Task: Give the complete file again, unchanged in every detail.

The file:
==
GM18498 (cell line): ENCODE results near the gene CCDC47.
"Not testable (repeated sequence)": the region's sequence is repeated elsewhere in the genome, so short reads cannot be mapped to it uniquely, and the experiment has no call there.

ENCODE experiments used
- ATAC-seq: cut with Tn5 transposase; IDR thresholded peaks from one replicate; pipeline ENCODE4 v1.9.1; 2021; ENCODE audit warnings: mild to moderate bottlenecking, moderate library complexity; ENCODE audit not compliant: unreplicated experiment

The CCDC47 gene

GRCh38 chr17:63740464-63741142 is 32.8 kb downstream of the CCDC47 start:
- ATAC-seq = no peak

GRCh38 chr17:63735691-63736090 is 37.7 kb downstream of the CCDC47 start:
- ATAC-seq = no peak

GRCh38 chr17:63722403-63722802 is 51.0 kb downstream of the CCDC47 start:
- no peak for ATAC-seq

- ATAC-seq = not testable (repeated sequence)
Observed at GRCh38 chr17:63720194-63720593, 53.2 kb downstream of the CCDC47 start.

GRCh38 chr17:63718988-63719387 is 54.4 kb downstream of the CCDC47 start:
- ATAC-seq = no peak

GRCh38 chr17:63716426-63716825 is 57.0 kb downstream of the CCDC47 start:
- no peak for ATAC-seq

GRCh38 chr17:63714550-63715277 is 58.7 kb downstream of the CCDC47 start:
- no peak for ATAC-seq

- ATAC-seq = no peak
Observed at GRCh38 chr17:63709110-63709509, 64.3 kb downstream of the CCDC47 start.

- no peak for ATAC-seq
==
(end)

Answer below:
GM18498 (cell line): ENCODE results near the gene CCDC47.
"Not testable (repeated sequence)": the region's sequence is repeated elsewhere in the genome, so short reads cannot be mapped to it uniquely, and the experiment has no call there.

ENCODE experiments used
- ATAC-seq: cut with Tn5 transposase; IDR thresholded peaks from one replicate; pipeline ENCODE4 v1.9.1; 2021; ENCODE audit warnings: mild to moderate bottlenecking, moderate library complexity; ENCODE audit not compliant: unreplicated experiment

The CCDC47 gene

GRCh38 chr17:63740464-63741142 is 32.8 kb downstream of the CCDC47 start:
- ATAC-seq = no peak

GRCh38 chr17:63735691-63736090 is 37.7 kb downstream of the CCDC47 start:
- ATAC-seq = no peak

GRCh38 chr17:63722403-63722802 is 51.0 kb downstream of the CCDC47 start:
- no peak for ATAC-seq

- ATAC-seq = not testable (repeated sequence)
Observed at GRCh38 chr17:63720194-63720593, 53.2 kb downstream of the CCDC47 start.

GRCh38 chr17:63718988-63719387 is 54.4 kb downstream of the CCDC47 start:
- ATAC-seq = no peak

GRCh38 chr17:63716426-63716825 is 57.0 kb downstream of the CCDC47 start:
- no peak for ATAC-seq

GRCh38 chr17:63714550-63715277 is 58.7 kb downstream of the CCDC47 start:
- no peak for ATAC-seq

- ATAC-seq = no peak
Observed at GRCh38 chr17:63709110-63709509, 64.3 kb downstream of the CCDC47 start.

- no peak for ATAC-seq